Tom Bakk always believed “this was going to be one of the easier legislative sessions I’ve ever participated in.”
Explained the DFL Senate Majority Leader, “We’ve got some money around, and there’s a little basket of things that have to be done this session. It’s starting to come together as it should.”
It took until early April, though, before any of this was publicly apparent. That’s when Democrats who control the legislature reached a deal on a 5 percent raise for long-term care and disability workers, followed by cutbacks to an eventual $77 million Senate office building. A few days later, there was a minimum-wage deal. A bullying bill, shot down in 2013, became law.
The current 11-day break is sort of a fishing-for-votes opener for the 2014 election, when the House, but not the Senate is on the ballot. Democrats are flying to mostly rural areas to tout the above accomplishments; the GOP is fighting back virtually, with a flurry of communications eagerly criticizing Democrats for everything listed above plus MNsure, last year’s tax increases, and what they say is cooked minimum-wage/office-complex deal.
“Single party control, with Democrats running everything, obviously has been pretty bad for Minnesota,” House Minority Leader Kurt Daudt said on the House floor last week. “When you go home, you are going to have a lot to answer to.”
The DFL’s late-session tests are these: a wide gulf on further spending and tax relief; working with and possibly going around the GOP on around a billion dollars of bonding and capital projects; and settling their own nasty split on medical marijuana.
Great divide on taxes
For starters, there’s still roughly $600 million of the $1.2 billion budget surplus left to spend, and Democrats have very different ideas about how to do that.
After a surprising sideswipe from DFL Gov. Mark Dayton, who accused senators of stalling progress to move the office building project forward, Democrats agreed to a $443 million tax bill in March that cuts three business-to-business taxes passed last year and conforms some state and federal tax code. On top of that, the bill pumps $150 million in the state’s rainy-day budget reserve.
But it doesn’t look like the House and Senate Democrats were in the same room when it came time to plan their second tax bills. The two proposals cover dramatically different tax territory with little crossover.
The House focuses most of its $103 million in one-time property tax relief checks for homeowners, renters and farmers, plus an sales-tax exemption extension for local government joint powers agreements starting in July 2015. The Senate’s $101 million tax bill left out one-time checks and instead, for sales tax breaks, dedicates more revenue to include “any instrumentality” of a city joint powers arrangement.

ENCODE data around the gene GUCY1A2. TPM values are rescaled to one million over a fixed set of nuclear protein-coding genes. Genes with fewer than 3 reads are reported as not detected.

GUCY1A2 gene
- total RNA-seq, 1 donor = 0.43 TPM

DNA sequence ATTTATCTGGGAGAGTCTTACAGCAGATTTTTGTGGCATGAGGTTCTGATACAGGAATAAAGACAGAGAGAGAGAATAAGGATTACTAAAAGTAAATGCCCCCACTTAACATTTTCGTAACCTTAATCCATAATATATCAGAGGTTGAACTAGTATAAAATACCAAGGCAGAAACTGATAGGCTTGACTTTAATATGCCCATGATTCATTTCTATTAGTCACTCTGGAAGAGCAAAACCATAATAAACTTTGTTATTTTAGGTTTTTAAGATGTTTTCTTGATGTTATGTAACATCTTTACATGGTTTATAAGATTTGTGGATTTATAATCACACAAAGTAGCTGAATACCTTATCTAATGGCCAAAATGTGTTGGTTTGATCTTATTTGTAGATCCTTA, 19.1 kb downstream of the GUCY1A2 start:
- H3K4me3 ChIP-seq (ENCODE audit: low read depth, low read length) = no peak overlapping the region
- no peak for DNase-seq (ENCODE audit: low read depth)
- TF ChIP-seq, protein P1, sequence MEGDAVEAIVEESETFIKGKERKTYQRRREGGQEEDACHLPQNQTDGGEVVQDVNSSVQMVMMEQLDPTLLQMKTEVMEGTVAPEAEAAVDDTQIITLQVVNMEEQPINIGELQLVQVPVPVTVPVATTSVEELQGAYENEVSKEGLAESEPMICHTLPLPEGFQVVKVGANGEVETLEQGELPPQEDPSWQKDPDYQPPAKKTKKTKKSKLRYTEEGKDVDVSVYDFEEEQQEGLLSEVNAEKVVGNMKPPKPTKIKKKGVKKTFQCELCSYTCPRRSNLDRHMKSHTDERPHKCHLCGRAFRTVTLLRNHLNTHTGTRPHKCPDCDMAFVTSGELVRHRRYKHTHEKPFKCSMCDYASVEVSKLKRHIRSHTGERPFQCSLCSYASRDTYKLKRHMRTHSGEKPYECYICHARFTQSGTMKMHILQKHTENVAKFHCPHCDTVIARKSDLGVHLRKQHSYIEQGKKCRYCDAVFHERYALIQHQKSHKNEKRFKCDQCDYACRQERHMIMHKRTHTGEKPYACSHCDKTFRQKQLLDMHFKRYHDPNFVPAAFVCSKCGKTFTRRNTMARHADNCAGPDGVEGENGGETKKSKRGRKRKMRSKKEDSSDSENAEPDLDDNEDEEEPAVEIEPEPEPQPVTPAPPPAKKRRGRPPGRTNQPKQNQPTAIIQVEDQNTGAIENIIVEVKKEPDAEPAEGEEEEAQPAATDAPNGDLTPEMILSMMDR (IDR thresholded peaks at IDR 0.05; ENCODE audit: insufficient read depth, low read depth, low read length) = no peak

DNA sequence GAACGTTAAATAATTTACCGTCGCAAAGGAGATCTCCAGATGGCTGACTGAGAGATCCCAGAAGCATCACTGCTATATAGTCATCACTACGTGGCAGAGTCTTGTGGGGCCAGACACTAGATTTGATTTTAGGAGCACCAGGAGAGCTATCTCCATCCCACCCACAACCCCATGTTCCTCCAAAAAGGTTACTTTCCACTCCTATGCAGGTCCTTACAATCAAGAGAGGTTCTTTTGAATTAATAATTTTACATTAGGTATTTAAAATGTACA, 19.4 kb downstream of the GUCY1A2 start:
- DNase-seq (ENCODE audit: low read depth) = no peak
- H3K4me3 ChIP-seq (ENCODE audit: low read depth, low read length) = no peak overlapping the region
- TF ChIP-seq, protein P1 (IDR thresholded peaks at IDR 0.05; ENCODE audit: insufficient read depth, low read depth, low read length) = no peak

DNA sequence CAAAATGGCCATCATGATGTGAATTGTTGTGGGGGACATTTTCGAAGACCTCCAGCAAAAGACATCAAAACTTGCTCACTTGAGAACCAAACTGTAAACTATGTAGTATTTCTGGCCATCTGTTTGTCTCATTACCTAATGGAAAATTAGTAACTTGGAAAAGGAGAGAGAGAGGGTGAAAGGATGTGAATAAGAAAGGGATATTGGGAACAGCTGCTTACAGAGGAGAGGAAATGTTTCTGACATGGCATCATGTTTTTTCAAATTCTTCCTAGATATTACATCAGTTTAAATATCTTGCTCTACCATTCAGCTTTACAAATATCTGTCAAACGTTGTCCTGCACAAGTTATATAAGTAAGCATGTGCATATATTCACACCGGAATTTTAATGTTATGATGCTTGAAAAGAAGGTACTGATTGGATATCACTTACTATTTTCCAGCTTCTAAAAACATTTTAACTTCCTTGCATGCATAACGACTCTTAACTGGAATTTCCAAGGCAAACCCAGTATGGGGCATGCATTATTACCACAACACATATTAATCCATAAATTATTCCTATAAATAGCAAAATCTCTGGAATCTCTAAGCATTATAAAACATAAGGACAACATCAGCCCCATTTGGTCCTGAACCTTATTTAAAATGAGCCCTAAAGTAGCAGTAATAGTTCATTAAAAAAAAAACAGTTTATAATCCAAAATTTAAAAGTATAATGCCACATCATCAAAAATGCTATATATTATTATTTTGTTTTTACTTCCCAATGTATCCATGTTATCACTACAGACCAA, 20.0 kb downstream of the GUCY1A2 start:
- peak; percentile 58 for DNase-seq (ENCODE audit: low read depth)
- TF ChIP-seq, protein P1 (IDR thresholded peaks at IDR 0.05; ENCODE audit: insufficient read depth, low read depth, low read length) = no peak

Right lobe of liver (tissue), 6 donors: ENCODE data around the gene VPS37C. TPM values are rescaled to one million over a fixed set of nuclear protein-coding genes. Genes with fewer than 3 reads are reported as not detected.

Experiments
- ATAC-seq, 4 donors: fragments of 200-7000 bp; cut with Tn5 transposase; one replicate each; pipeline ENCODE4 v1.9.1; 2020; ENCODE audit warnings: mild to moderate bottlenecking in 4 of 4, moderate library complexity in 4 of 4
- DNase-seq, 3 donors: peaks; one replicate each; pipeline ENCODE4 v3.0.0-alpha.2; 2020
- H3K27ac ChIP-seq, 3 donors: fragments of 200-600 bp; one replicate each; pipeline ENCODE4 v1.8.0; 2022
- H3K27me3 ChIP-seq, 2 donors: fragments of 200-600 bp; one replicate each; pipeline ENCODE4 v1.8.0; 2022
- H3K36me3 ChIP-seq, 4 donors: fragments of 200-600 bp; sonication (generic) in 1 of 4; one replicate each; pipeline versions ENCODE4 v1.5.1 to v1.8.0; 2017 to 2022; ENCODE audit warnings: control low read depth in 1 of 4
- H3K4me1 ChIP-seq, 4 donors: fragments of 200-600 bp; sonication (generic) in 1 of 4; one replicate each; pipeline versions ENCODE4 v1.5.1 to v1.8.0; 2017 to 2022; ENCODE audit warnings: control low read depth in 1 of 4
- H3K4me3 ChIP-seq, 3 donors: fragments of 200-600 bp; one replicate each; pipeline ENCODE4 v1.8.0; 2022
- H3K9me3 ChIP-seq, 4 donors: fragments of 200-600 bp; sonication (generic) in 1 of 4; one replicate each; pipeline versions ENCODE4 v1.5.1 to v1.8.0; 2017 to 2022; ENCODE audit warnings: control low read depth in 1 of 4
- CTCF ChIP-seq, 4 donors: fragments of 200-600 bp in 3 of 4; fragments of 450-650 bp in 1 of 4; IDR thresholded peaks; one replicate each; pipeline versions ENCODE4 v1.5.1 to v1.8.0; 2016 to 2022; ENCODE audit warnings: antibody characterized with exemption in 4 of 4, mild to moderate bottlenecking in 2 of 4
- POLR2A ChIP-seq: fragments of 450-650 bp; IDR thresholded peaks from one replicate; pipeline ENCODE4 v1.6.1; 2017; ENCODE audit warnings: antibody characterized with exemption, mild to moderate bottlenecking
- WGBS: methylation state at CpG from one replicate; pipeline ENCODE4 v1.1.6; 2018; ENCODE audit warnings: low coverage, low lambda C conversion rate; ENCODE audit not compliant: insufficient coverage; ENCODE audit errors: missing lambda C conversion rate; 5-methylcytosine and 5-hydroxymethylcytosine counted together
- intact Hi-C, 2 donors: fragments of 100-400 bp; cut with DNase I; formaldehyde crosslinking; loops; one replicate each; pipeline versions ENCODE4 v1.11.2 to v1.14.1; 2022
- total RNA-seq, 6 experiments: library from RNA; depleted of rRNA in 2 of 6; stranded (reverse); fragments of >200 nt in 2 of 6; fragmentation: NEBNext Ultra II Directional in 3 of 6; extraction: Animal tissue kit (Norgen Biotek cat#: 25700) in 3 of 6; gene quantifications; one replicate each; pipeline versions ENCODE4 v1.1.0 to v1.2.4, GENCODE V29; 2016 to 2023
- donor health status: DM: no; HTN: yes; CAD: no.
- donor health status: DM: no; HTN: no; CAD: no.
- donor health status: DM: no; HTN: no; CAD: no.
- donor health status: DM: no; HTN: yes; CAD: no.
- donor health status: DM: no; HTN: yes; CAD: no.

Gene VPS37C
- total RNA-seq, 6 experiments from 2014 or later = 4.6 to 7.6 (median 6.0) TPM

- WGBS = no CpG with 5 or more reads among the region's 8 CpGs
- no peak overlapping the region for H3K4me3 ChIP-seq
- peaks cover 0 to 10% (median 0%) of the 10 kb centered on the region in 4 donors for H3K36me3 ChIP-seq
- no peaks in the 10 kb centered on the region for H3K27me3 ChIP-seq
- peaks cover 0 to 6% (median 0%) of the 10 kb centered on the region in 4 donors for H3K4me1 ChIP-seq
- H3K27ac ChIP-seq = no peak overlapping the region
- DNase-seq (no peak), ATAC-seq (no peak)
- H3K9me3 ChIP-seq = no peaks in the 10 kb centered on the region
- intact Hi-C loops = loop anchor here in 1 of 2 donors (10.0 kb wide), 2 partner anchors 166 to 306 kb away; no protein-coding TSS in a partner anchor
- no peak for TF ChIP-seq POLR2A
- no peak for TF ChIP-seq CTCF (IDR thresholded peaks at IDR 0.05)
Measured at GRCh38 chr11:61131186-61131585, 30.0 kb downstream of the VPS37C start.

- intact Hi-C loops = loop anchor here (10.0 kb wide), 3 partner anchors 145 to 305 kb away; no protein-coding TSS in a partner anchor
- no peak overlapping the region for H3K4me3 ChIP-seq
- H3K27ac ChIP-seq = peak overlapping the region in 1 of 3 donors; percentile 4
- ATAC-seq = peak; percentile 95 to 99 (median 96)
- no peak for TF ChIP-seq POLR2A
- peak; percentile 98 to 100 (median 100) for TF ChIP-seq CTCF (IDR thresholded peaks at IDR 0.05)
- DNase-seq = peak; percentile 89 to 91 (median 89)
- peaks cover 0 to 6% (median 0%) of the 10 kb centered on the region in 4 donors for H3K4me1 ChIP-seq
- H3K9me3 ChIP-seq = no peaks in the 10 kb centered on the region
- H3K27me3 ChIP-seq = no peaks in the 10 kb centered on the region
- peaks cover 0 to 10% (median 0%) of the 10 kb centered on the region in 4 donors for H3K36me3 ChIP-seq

That will save local governments money and result in property tax reductions, Senate Taxes Chairman Rod Skoe said, taking the long view.
The Senate bill spends the rest of the money on a number of smaller provisions, like tax conformity to save foreclosed homeowners money, allowances for counties fighting aquatic invasive species and teaching tax credits for parents of children who suffer from dyslexia, autism and attention deficit hyperactivity disorders.
Bakk also included a provision that makes way for state negotiators resume Wisconsin income tax reciprocity talks. A deal would allow residents who live in one state but work in the other to file a single state income tax return.
Dayton — who has been quiet as to what he’d like to see in a second tax cut bill— is certain to want deeper tax cuts than either the House or the Senate have offered up. Dayton pitched $616 million of tax givebacks earlier this year, including full federal tax conformity and more tax credits for angel investors.
To spend or not to spend
The governor is also likely to call for less ongoing spending than the Legislature. In his supplemental budget proposal, Dayton proposed just $162 million in new spending out of the surplus on things like propane assistance and pay raises for long-term care workers.
But House and Senate Democrats have passed supplemental budget bills that spend $322 million and $209 million, respectively.
House Democrats, facing voters this year, invest money in fixing potholes. As with their fly-arounds, they focus a good deal of their spending on rural Minnesota. In their budget, outstate Minnesota would see $25 million broadband access grants and other grants and incentives for Greater Minnesota small businesses and foundations.